1. Chris Short (1970, PHI) - 7.77 FRA
2. Darryl Kile (2000, SLN) - 7.29
3. Mike Moore (1995, DET) - 7.13
4. Randy Jones (1982, NYN) - 6.94
5. Bud Podbielan (1953, CIN) - 6.81
6. Kevin Ritz (1997, COL) - 6.70
7. Mario Soto (1988, CIN) - 6.60
8. Fausto Carmona (2010, CLE) - 6.57
9. Scott Schoeneweis (2001, ANA) - 6.52
10. Terry Mulholland (1995, SFN) - 6.49

Apr 05, 2012 11:55 AM
rating: 0
 
misterjohnny
(925)

So the Million Dollar question is, why does the 1976 Randy Jones, who won the Cy Young award, have such egregious FRAs that it makes him a below replacement level pitcher?

I understand that the BBWA gets awards wrong, but I'm pretty sure they've never given a Cy Young award to a below replacement level pitcher.

Apr 05, 2012 15:47 PM
rating: 0
 
Bradley Ankrom

I hate to be the that guy, but... his BABIP was .038 below the league average in 1976, which was a factor in his FRA that year.

Jones inspired a bit of discussion at BP today, and I'll paste some of what Rob McQuown had to say here:

"I think that while we may indeed find flaws in the system, in Jones case, there will always be things are are difficult for people to wrap their intuitive minds around, given the 'Old School' mindset of ERA (or wins or whatever) being a prime indicator of pitcher goodness. In Jones' case, he combined fairly high levels of unearned runs (i.e. fielders making errors behind him) with BABIPs that were good (sometimes exceptional), compared to the league BABIPs. So, ERA double-credits him for his fielders, both removing any blame for errors behind him (unearned runs), and ALSO giving him full credit for the range of the players (lower BABIP than average fielding would provide).

FAIR_RA (or FRA) theoretically removes all of this from the pitcher's hands - instead utilizing league averages for turning these balls into outs. It's more complicated than that, but I do think that his low VORPs and WARPs (driven by high FRAs) are demonstrative of something that can be explained and could prove educational to thinking baseball fans.

Whatever I find in the WARP formulae, probably the big bone of contention will be the starting assumption that only "three true outcomes" are under a pitcher's control (essentially), and the rest is just environment/fielding/luck."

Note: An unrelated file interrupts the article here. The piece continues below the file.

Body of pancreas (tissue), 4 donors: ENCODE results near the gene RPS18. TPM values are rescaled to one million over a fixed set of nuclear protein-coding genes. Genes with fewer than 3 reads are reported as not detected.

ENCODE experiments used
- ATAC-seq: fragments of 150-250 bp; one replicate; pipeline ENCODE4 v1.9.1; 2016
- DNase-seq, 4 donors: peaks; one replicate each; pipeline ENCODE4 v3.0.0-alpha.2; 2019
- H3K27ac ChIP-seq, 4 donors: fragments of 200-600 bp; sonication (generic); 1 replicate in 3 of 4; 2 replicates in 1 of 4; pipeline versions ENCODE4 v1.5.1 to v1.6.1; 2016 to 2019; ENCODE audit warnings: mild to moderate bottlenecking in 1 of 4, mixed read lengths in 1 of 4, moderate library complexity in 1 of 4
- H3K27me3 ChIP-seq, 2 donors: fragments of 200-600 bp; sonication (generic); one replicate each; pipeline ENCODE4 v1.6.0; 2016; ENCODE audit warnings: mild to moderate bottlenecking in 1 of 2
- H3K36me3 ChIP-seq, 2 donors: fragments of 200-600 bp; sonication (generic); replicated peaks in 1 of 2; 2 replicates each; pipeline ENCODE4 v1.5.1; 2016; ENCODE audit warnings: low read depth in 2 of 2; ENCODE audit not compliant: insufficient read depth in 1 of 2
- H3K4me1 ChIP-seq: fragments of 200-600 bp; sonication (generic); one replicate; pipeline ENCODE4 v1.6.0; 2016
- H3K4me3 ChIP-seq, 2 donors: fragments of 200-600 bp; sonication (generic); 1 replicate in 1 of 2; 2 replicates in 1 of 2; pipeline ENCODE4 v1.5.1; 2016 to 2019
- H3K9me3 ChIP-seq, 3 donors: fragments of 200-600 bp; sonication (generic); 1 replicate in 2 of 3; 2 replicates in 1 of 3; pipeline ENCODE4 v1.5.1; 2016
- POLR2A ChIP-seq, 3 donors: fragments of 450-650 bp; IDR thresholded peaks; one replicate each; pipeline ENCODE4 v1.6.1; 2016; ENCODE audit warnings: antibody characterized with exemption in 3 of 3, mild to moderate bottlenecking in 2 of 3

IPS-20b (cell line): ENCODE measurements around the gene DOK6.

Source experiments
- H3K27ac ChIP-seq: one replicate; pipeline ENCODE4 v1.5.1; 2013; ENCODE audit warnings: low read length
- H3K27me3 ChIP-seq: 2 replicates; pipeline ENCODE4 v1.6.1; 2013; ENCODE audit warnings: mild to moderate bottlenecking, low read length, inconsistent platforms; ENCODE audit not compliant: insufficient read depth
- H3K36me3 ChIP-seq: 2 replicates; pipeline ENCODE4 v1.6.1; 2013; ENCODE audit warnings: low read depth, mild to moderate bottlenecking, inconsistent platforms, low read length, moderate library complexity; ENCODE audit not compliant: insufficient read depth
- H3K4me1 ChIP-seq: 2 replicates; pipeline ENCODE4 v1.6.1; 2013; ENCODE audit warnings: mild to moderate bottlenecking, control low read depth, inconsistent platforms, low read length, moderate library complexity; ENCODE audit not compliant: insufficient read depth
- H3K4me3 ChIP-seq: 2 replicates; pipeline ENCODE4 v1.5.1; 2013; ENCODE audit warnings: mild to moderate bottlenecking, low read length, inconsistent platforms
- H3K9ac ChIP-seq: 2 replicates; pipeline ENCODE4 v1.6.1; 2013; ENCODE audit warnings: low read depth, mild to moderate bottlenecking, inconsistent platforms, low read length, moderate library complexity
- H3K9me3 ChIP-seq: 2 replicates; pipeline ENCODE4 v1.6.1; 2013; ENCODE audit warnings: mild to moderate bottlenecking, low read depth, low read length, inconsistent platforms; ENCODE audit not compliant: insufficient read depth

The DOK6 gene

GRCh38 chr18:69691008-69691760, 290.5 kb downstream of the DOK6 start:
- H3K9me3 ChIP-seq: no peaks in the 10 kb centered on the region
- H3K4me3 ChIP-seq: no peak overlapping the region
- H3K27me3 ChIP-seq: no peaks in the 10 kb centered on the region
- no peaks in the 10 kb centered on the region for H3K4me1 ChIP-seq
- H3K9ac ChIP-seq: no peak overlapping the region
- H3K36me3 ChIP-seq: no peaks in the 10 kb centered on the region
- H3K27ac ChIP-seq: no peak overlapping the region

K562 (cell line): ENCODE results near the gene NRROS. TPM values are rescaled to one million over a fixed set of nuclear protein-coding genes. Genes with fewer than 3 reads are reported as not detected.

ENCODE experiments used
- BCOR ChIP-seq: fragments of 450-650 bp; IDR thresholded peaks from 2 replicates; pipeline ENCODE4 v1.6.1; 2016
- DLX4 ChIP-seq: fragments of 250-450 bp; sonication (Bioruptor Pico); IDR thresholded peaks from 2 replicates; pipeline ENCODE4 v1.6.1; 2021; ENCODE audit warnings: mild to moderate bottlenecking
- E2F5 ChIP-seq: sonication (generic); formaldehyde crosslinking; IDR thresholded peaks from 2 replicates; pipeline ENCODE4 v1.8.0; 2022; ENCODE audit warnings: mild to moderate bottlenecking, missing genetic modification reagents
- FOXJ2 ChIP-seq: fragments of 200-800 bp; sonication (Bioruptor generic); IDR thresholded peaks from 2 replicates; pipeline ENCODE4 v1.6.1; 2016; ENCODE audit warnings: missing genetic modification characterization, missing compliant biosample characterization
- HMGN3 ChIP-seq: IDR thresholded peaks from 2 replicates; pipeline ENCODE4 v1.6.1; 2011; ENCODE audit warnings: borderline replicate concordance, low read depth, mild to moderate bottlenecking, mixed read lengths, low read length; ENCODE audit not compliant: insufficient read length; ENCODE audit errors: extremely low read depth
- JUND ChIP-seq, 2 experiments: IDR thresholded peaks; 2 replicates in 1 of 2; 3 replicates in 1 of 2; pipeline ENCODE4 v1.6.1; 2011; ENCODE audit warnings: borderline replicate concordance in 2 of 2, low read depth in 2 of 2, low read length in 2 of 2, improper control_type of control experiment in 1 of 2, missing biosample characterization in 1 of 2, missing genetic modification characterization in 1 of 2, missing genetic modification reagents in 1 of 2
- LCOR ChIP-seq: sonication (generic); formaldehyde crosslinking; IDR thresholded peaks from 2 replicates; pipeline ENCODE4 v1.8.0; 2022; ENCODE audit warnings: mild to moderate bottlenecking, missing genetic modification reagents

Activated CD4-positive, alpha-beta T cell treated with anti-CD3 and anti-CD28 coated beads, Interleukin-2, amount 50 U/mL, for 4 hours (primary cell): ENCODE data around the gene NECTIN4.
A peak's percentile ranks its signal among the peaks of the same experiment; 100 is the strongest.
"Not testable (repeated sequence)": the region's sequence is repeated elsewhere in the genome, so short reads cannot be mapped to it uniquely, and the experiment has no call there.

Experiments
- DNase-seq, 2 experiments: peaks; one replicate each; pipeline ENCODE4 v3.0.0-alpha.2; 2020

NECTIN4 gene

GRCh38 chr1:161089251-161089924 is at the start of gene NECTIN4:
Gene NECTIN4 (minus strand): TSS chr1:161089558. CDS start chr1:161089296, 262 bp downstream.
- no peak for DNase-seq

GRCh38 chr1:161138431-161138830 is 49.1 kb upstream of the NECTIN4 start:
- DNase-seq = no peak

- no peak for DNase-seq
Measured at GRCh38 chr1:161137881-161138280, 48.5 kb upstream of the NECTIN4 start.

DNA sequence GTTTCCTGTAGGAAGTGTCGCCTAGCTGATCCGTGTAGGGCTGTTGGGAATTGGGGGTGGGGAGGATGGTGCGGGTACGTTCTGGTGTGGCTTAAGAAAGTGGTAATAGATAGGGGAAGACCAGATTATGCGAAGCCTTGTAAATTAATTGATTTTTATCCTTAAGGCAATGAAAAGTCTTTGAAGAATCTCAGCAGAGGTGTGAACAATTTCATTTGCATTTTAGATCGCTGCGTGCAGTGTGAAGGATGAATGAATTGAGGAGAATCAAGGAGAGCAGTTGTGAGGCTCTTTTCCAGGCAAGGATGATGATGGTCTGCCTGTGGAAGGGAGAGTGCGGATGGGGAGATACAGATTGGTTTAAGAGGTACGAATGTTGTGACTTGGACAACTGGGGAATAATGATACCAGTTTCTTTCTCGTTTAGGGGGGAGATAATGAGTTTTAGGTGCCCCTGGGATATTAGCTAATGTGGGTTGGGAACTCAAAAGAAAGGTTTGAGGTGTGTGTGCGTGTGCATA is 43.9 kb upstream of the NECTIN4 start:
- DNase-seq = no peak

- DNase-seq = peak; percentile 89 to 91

Apr 05, 2012 16:30 PM
rating: 0
 
misterjohnny
(925)

Well his career BABIP was .272 over 1900 innings pitched, so I would think that he has shown an ability to have a lower than average BABIP. Thus it wouldn't be all luck.

It seems like FRA is punishing him (brutally) for not being a high strikeout pitcher. He was a ground ball pitcher who didn't walk guys and kept the ball in the park. I'm not sure FRA is the best measure here.

Put it this way, if you were the General Manager of the Padres in the 70's, would you waive this guy? He's below replacement level...

Apr 05, 2012 17:09 PM
rating: 2
 
Pat Folz

Yeah, I'll buy that traditional stats and even FIP may overrate him quite a bit, but there's just no way that 315 innings of better-than-average ERA is worth over a win *below* replacement level (1976).

It's not like that was some one-year BABIP fluke or anything; dude's run prevention was pretty solid throughout his career.

Apr 05, 2012 21:19 PM
rating: 0
 
Pat Folz

The thing is, everything that is said in those quoted paragraphs, stripping out defense, etc., also applies to FIP, right? Jones' FIPs are still pretty good.

At any rate, FRA does a lot more than just look at TTO, right? Looking at 1976 vs. 1978, his FIPs are quite similar, why is FRA a full run lower in 78? I notice his BABIP was quite a bit higher in 78 than 76, so given similar FIP* it might attribute more run prevention that year to the pitcher....but does that really make sense? If the things with known good year-to-year and run prevention correlations are similar, why would *increasing* the rate of hits allowed *reduce* the number of runs attributed to him?

*the other thing of course is that his HR/9 is way lower in 1978, and I wrote a long thing about that before noticing the BABIPs, but long story short K and UBB rates were better in 76 so FIP works out to be similar, and I estimate it should only change his RA by at most about .3, not 1.0, so unless his HR rate is in a denominator somewhere that shouldn't be it...

Apr 05, 2012 21:10 PM
rating: 1
 
sordfish

And the Former Fausto lived up to his bad WARP billing last year. 3 innings. 10 earned runs.

Apr 05, 2012 17:53 PM
rating: 0
 
salvomania
(449)

I think if your metric doesn't pass the smell test, then you need to look closely at it and refine it.

There's no way any starting pitcher throws 315 innings with a WHIP of 1, with 5 shutouts and an ERA more than a run below the league average, and measures as below replacement level.

With certain anomalous guys, maybe they provide an opportunity to figure out how the stat can be better calibrated, rather than assume that what seems to be true to everyone else---I mean, actual results do mean something, especially over a large sample---is in fact wrong, at least according to the formula.

Apr 06, 2012 09:36 AM
rating: 1
 
BrewersTT

Makes sense.
If the Padres' defense of that era was so superior that it made a sub-replacement pitcher look like an ace, and none of that out creation was really to Jones's own credit, then the Padres' staff should have had two or three apparent aces every year, at least. This was not the case.

Apr 09, 2012 12:38 PM
rating: 0